John F. Carlson (1875-1947) was born in Sweden. His work is admired by many; the list of prizes and museum acquisitions of his canvases would fills a long column in “Who’s Who in American Art. His clear and excellent teaching has helped many an artist interested in becoming a better landscape painter. If you want to become a better landscape painter, you’ll learn a lot by applying the lessons taught in his famous book, Carlson’s Guide to Landscape Painting, published by Dover Publishing, Inc.

I am fortunate to own a December 1942 copy of “American Artist” magazine in which Carlson was a featured artist. Parts of that article I wish to share with you over the next few weeks, because of the direct interaction with Carlson himself. In this third installment, he discusses the use of plein air studies to create studio paintings.

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“There is nothing very unusual in my method of procedure,” says Carlson. “I never push myself into a decision as to what to paint. During the year, and especially in winter, I make numerous sketches outdoors – in Vermont, New Hampshire, and upper New York State. I do not make these trips to ‘find pictures’ but to freshen myself physically and mentally. I sketch both in oil and in pencil but never paint a large canvas outdoors.

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Using Outdoor Studies  to Create Studio Paintings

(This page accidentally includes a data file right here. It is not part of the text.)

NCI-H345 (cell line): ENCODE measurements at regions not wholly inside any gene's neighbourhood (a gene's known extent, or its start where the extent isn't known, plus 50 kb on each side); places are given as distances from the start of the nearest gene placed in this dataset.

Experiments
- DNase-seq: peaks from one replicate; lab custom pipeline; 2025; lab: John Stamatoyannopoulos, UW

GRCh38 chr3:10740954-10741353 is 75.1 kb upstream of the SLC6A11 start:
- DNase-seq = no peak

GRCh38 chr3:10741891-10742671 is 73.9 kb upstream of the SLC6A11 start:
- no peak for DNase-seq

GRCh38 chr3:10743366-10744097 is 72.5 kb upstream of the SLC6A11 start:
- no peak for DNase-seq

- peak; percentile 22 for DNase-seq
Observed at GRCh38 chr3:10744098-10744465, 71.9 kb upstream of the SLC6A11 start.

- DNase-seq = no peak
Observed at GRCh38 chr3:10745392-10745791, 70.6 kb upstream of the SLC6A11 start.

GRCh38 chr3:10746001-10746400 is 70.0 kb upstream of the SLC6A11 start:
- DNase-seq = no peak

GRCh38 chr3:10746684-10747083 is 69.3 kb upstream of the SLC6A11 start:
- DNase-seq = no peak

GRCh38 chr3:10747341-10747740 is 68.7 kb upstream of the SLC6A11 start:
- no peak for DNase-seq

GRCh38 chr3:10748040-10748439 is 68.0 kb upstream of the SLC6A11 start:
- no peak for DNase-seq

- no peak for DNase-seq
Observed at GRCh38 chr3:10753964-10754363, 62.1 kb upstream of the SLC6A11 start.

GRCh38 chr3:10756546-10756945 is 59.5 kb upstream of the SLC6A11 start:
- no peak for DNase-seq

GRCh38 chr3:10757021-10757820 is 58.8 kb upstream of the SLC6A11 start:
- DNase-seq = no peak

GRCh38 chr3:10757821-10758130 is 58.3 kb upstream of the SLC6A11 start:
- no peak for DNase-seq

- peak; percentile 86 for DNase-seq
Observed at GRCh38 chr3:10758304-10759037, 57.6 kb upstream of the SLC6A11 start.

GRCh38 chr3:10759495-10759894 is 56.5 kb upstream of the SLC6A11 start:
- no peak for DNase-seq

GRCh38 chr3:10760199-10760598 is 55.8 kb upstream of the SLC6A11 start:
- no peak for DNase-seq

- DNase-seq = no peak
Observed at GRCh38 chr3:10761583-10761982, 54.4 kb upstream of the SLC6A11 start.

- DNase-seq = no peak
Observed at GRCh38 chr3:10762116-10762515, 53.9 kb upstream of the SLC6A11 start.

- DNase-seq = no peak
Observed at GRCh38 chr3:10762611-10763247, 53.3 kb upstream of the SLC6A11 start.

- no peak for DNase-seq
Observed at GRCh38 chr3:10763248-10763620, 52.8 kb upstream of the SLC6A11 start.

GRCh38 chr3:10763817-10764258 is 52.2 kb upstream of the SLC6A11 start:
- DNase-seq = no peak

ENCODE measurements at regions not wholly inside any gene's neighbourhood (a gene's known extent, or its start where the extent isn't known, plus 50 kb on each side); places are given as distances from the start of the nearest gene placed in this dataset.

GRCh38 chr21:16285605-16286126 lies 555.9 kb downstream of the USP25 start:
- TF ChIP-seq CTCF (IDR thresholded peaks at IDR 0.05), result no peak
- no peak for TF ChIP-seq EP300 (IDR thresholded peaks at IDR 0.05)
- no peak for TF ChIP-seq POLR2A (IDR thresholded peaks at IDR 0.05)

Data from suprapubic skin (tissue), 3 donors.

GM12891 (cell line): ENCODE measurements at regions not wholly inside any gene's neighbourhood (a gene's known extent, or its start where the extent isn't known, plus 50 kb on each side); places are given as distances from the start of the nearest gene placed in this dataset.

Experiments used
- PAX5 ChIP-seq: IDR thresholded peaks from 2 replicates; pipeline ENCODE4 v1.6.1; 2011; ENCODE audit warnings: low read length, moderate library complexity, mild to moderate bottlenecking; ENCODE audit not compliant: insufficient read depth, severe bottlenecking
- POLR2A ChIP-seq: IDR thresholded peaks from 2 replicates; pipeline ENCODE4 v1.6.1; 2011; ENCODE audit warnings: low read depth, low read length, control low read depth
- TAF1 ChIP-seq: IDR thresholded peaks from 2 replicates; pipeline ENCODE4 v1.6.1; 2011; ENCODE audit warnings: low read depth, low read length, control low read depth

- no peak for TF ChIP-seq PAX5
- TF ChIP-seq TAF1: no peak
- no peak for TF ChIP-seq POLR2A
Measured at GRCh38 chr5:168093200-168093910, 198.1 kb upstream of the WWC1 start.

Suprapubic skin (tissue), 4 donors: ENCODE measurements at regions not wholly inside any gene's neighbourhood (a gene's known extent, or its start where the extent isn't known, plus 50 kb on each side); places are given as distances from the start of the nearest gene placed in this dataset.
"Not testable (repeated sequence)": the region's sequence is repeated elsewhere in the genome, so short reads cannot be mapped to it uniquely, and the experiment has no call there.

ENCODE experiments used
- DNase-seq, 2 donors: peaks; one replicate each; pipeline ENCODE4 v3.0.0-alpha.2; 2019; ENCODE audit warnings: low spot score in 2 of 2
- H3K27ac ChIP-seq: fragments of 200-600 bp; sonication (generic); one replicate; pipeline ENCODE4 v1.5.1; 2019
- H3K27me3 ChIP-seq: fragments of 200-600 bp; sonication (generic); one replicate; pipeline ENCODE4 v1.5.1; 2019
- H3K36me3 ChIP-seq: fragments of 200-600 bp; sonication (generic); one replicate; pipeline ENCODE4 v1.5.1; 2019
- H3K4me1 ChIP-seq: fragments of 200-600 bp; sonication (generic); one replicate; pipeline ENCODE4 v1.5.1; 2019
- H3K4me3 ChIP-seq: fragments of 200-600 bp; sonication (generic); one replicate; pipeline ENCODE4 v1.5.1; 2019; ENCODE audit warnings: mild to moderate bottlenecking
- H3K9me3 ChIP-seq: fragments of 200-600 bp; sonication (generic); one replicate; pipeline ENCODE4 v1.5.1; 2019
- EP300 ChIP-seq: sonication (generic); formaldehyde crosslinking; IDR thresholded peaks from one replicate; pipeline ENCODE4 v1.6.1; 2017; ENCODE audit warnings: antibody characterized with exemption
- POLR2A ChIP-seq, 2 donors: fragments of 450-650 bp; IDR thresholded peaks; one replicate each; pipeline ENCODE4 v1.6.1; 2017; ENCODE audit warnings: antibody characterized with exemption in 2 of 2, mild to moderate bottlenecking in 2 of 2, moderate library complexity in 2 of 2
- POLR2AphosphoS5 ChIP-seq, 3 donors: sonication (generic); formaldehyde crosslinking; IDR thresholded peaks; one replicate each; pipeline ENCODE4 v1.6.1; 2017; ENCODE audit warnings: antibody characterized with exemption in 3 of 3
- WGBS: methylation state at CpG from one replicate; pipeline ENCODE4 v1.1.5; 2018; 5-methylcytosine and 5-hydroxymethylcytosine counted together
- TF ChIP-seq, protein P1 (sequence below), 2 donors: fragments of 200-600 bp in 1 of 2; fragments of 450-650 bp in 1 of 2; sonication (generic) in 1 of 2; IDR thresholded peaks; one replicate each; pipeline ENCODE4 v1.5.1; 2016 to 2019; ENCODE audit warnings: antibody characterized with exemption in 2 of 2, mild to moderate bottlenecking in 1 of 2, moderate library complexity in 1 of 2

“In these studies I strive mostly for the color relations of the large masses. Of course I try to compose as well as I can in the limited time but the real composition study for my pictures comes later. I draw as well as I am able but do not worry a great deal about that, for I can always go back with pad and pencil if more facts are needed. What I do worry about are the big forms or shapes, but even these can best be mulled over in the studio – and they require plenty of mulling!”

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“Back in the studio the real creative work begins. The impressions gleaned from my study in the woods begin to crystalize. A picture finally springs into being, takes shape in my mind quite completely. I don’t start to paint until I can see that picture with my mind’s eye as clearly as though it were before me on the canvas. Thus it will be understood that the studio-painted canvas is in no sense an enlargement of an oil sketch painted outdoors. Sometimes, to be sure, such a sketch becomes the basis for a picture but only when a picture concept has built itself up around that sketch, developing into something quite beyond the content of the small study. The mere enlargement of a sketch results in areas of emptiness and a dull canvas. The larger the extent of the canvas the greater the art required to make the picture vital.”

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“Having thus created the picture mentally I begin work on a large canvas. I work deliberately, very slowly in these later years, especially over the organization of my composition. First there is the consideration of the shape of the canvas. Will the particular theme be best exploited in a longish, squarish or upright canvas?”

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I am very pleased to announce the release of my first instructional DVD, Limited Palette Landscapes, professionally produced by Liliedahl Art Videos. The video contains over 15 hours of instruction and follows my painting process from selection of the canvas to the final brush stoke. For a detailed description of the video contents, including a short video…and order instructions…please click HERE. Thank you in advance for adding this DVD to your video library. Upon viewing, if you would kindly share your comments with me, I would greatly appreciate it. THANK YOU.

 

 

John Pototschnik is an Art Renewal Center Associate Living Master
To view his art and bio, please click HERE